It seems as though debt sneaks up on Texas residents. Their lives are busy, and even though it may take months for the situation to become dire, many wake up one morning to realize they are overwhelmed by their financial situations. One of the debt relief options they may pursue is the filing of a Chapter 13 bankruptcy.
Before embarking on the journey, it may be a good idea to understand that not all debts can be discharged through this or any other chapter of the Bankruptcy Code. Even so, that does not mean that it will not achieve a Texas resident’s goals regarding obtaining a fresh financial start. For instance, an individual still owes alimony and child support despite bankruptcy, including back payments.
Other debts include most taxes and student loans. If an individual intends to keep his or her home, the mortgage loan also remains a financial obligation post-bankruptcy since it will more than likely not be paid off during the repayment plan period of three to five years. Financial obligations incurred through criminal convictions or drunk driving also cannot be discharged. Some research may be required in order to determine what other debts a particular person has that will survive the bankruptcy.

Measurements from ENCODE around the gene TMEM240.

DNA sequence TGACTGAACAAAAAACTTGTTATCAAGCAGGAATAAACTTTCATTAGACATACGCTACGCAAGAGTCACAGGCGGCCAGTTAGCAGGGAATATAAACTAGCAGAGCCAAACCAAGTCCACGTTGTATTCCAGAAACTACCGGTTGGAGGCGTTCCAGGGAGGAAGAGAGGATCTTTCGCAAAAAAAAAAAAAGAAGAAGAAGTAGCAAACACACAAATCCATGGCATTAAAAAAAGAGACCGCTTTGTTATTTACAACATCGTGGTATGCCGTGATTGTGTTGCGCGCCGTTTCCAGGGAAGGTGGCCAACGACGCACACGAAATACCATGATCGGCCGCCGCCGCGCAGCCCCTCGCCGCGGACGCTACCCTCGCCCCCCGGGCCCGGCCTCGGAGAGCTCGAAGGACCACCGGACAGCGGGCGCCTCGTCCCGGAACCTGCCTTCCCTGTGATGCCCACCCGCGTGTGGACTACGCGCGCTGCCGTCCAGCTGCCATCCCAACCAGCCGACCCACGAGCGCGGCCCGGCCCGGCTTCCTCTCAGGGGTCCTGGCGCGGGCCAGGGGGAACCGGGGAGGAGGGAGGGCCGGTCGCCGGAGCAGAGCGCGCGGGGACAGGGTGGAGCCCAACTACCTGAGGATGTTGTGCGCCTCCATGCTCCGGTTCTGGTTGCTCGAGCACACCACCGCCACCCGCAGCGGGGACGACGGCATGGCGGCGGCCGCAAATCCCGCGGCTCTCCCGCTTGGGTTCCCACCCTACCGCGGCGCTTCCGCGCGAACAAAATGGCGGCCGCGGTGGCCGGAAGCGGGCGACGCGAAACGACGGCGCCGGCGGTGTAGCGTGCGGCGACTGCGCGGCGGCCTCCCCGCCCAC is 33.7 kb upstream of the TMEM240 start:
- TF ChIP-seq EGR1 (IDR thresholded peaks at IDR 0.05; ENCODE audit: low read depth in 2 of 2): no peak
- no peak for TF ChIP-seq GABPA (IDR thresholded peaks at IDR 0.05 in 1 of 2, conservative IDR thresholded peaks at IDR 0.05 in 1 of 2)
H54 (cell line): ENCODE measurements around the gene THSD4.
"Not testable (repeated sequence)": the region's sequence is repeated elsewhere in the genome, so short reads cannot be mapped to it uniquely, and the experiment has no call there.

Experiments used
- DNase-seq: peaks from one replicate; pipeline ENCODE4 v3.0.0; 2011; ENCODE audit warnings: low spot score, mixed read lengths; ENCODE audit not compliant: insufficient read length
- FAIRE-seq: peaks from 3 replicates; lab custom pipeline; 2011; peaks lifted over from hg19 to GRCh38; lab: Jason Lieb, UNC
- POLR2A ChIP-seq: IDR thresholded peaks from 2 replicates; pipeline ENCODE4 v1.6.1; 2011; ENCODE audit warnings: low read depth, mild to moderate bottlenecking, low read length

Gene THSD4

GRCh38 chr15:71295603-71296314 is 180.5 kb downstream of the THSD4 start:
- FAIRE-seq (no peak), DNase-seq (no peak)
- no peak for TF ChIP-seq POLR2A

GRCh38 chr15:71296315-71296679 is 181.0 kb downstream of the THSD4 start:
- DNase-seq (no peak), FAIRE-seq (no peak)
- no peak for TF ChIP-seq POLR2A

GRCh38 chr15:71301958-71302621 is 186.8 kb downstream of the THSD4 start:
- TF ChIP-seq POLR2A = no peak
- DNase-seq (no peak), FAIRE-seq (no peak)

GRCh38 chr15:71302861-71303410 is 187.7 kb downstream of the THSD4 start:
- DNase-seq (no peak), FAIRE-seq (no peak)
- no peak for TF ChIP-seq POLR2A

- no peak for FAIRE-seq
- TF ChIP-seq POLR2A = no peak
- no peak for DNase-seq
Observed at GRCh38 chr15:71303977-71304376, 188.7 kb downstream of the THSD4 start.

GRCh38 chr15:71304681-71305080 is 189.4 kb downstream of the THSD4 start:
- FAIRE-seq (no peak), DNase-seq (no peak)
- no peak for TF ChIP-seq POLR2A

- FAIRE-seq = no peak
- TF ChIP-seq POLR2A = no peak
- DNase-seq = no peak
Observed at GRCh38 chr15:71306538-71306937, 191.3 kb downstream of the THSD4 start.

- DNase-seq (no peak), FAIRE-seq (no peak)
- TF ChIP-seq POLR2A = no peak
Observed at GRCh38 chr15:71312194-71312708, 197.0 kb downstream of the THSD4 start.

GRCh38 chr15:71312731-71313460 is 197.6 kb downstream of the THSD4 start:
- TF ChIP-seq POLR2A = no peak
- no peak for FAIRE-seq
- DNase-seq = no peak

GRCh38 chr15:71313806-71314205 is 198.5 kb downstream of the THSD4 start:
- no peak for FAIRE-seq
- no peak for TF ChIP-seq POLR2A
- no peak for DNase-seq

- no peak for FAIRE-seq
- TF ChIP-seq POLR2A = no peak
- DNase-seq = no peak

Many people are under the impression that all of their debts go away in a Chapter 13 bankruptcy, but that is often not the case. It would be a disappointing experience to go into the process with that misconception. Instead, it could prove beneficial to sit down with a bankruptcy attorney to gain an understanding of what debts cannot be discharged, along with whether this avenue toward debt relief would be the best one under the circumstances.